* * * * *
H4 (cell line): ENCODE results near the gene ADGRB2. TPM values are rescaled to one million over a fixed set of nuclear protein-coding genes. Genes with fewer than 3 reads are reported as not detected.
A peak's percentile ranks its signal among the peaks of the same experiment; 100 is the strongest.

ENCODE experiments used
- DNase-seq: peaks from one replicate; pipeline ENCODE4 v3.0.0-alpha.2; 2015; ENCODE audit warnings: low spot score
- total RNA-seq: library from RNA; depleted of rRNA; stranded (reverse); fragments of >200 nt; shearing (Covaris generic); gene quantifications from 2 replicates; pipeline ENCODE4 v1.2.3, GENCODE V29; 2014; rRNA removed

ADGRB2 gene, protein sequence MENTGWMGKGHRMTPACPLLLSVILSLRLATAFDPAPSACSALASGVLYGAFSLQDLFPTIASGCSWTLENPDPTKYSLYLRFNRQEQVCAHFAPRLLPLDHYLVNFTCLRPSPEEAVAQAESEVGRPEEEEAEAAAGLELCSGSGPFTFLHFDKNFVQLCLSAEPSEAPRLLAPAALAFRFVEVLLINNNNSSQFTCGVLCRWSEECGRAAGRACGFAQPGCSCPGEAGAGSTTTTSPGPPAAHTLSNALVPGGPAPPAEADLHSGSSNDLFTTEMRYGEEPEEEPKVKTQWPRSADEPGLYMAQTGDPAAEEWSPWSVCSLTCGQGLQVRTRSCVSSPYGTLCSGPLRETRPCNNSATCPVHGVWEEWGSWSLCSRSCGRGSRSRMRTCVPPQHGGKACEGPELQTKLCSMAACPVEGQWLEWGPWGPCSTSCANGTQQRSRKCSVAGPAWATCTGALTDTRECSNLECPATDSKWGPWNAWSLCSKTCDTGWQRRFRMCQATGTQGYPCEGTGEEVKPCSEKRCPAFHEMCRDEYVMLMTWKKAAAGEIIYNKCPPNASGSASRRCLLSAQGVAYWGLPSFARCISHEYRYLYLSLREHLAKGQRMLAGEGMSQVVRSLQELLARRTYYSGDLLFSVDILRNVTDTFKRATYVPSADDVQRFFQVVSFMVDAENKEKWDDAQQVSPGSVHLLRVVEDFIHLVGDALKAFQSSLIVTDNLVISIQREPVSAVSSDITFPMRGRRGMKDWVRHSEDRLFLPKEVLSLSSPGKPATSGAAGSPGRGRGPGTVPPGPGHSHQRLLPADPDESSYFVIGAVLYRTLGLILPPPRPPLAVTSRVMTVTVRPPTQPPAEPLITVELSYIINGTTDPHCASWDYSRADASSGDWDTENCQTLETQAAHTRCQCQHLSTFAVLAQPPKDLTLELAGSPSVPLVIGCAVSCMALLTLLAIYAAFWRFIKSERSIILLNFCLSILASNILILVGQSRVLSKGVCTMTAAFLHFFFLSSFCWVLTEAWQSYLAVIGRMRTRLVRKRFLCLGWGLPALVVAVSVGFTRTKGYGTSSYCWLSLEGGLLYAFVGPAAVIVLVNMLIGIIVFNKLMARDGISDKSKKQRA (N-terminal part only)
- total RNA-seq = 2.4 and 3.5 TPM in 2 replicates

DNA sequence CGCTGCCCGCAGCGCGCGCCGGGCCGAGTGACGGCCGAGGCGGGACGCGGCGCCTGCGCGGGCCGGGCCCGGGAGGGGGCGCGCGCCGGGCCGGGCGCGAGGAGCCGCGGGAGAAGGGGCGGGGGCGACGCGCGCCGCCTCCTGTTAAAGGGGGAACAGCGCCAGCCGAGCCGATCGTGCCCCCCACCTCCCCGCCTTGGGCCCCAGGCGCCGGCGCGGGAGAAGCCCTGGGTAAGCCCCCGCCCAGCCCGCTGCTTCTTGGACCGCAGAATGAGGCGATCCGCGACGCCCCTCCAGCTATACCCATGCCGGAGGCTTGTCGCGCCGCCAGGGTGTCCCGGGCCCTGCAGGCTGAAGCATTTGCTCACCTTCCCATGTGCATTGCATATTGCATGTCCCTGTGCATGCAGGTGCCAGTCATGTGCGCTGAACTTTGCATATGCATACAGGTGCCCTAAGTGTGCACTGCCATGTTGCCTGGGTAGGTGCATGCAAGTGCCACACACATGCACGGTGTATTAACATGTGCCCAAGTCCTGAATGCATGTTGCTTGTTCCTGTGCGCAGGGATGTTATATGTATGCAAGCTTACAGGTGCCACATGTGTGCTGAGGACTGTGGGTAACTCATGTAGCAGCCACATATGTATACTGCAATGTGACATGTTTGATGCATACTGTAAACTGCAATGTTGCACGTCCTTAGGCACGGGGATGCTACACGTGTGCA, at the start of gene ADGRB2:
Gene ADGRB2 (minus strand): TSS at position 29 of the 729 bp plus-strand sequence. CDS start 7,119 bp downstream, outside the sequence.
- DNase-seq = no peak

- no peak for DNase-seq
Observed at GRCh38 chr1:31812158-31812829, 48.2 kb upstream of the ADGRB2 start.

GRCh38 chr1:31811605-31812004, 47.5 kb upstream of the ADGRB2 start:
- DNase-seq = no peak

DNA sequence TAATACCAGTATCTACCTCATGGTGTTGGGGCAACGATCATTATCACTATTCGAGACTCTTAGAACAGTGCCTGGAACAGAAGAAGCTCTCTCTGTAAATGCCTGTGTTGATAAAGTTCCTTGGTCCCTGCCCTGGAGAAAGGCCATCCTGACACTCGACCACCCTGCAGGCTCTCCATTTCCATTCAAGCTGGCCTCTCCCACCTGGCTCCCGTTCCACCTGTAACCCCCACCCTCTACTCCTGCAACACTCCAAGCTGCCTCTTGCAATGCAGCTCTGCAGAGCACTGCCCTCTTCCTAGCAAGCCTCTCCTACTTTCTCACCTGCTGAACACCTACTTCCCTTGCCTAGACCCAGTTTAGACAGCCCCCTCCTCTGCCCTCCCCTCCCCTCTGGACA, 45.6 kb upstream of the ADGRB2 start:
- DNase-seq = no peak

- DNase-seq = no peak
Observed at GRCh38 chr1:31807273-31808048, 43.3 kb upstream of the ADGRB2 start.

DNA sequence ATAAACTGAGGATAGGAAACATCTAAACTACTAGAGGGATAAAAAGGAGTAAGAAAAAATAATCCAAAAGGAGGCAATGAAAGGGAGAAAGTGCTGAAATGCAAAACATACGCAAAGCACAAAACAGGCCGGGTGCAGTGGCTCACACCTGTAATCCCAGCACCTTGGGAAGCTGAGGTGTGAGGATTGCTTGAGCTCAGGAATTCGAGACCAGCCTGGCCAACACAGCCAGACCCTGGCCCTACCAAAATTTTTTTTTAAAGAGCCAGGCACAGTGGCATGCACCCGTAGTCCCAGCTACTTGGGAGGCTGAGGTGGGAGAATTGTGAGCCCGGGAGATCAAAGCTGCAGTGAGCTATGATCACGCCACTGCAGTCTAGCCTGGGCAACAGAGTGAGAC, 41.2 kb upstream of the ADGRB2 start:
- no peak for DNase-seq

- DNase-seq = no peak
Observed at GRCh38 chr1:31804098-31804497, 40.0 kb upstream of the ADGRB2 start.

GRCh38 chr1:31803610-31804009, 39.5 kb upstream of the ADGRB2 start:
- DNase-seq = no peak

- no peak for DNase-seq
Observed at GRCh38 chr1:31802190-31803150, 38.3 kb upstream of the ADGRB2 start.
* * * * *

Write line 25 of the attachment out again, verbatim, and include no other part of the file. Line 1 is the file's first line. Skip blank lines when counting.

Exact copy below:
- no peak for DNase-seq